“Antipodes” by J.C. Mehta


J.C. Mehta  
New Rivers Press (2022)
ISBN: 978-0898234077
Reviewed by Sacha Fortune for Reader Views (01/2023)

“Antipodes” is a delight for anyone with a flair for word play. As an admirer of poetry of all kinds, I found it impressive to have a body of work that strives to achieve an equal balance that evokes such powerful sentiment while adhering to a rigid structure.

One key theme is the author’s background as a Native American. From the opening piece “America de’Colonizer,” both the original version and its reflected antipode convey the destruction of colonization, encapsulated best in these lines:

Homecoming, we’re nobility displaced. Dethrone well-mistaken kings. [original]

[…] king’s mistaken, we’ll dethrone displaced nobility. We’re coming home. [reverse]

An even more powerful piece addressing this theme is “Just Me Giving Thanks,” which has such vivid imagery in these lines that are perfectly mirrored:

[…] blood and massacres were here second. Resilience and strength were first [original]

First were strength and resilience. Second here were massacres and blood. [reverse]

Though a different theme, “Panic Building Walls” also felt comparable to these two, evoking a sense of destruction amidst the great “America” as it exposes the hidden underbelly of truth within society as it crumbles beneath our watchful eyes, giving us this amazing line either way:

Action dictates character as inaction molds complacency. [original]

Complacency molds inaction as character dictates action. [reverse]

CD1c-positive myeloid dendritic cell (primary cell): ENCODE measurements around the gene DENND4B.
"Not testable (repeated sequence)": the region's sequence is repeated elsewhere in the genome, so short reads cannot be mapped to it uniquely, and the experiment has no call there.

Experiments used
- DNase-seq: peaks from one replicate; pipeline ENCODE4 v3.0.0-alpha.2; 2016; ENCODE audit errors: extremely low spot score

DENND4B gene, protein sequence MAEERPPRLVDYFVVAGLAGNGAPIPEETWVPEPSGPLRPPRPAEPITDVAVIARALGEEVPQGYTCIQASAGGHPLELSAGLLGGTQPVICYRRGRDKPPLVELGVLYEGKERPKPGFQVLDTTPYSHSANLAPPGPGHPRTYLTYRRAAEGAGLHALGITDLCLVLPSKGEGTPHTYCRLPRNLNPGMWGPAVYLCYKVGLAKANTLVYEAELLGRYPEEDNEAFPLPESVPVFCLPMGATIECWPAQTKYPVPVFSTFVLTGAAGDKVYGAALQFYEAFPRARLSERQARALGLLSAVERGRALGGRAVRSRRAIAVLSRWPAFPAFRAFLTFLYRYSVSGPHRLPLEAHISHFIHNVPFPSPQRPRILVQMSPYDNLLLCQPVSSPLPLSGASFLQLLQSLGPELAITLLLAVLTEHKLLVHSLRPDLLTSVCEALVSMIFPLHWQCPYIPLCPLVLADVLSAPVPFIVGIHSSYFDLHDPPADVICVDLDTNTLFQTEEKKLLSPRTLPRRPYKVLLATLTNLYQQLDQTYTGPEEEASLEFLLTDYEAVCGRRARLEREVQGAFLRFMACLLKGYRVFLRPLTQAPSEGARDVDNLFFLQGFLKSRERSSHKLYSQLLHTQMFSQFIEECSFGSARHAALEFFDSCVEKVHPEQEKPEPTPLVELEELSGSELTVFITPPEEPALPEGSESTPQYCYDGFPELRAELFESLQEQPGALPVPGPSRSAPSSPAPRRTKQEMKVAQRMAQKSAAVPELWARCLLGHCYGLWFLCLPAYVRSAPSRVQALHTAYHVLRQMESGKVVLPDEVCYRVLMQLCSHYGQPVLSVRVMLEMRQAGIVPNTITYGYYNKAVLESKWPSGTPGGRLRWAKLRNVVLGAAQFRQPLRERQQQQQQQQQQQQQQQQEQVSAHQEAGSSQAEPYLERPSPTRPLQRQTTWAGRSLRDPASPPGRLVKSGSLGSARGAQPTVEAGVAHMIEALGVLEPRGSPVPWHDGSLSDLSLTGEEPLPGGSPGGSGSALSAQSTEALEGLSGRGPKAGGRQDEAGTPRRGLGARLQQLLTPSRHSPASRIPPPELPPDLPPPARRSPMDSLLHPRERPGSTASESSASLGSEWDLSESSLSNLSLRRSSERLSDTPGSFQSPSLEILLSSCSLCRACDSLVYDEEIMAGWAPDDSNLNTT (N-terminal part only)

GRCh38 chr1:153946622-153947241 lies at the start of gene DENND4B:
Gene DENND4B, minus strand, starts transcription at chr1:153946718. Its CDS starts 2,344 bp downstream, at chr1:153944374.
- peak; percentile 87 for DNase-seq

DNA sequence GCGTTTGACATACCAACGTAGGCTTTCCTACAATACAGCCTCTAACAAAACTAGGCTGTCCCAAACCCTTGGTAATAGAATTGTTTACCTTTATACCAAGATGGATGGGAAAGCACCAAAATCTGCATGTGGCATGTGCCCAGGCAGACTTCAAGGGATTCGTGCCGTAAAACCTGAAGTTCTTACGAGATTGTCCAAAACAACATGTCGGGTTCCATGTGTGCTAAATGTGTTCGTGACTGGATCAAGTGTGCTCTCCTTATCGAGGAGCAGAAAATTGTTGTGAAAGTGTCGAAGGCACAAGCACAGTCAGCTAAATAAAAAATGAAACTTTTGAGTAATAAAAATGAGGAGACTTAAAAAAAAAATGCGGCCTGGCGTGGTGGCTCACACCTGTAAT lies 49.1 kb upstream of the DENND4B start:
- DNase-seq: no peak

Another I liked, “Like Love in Fall” alludes to the changing times of the education system: from “snow an’ uphill miles” to “war zones” and “technology over bowed heads” as well as professors that are more interested in “tenure” and “blackmail” than educating their students; the death of knowledge.

My favorite of the collection, though, was “Awakening Bedrooms of Monsters” which depicts the confusion of a child in an abusive home. It is crafted beautifully, evoking a sense of horror that goes far beyond the typical “monster” a child is afraid of, to reveal that the true monsters may be the parents that neglect and abuse:

Monsters of bedrooms awakening in stumbles. Baby, the nightmares mean experience. […] There is truth and there are lies. Your eyes are closed—we offered prayers to deaf gods. [original]

God’s deaf to prayers offered. We closed our eyes. Your lies are there and truth is there. […] Experience mean nightmares. The baby stumbles in, awakening bedrooms of monsters. [reverse]

These I mentioned are just a few that stood out to me, but each is its own creative masterpiece. I also noticed the recurrent imagery of animals (especially wolves), bones, religious/spiritual references, demons, alcoholism, childhood trauma, and much more — all of which tie the poems together into a cohesive cocktail of emotion, damage, and embittered survival, and I found this deeply moving as a reader.

With the experimental form, admittedly there are times when some lines are difficult to interpret, but they invite you to read and re-read to determine the meaning, and then compare it to its opposite — and of course, poetry is not always intended to be perfectly clear, but to make you think!

I admired the talent and dedication to create this body of work while adhering to such strict rules, and I appreciated the chance to read this collection. Despite the choice of style that may be elusive to some, the themes it touches on are universal and beautifully explored. I highly recommend if you like poetry and are a fan of literature and literary forms.

Leave a Reply

Fill in your details below or click an icon to log in:

WordPress.com Logo

You are commenting using your WordPress.com account. Log Out /  Change )

Twitter picture

You are commenting using your Twitter account. Log Out /  Change )

Facebook photo

You are commenting using your Facebook account. Log Out /  Change )

Connecting to %s

This site uses Akismet to reduce spam. Learn how your comment data is processed.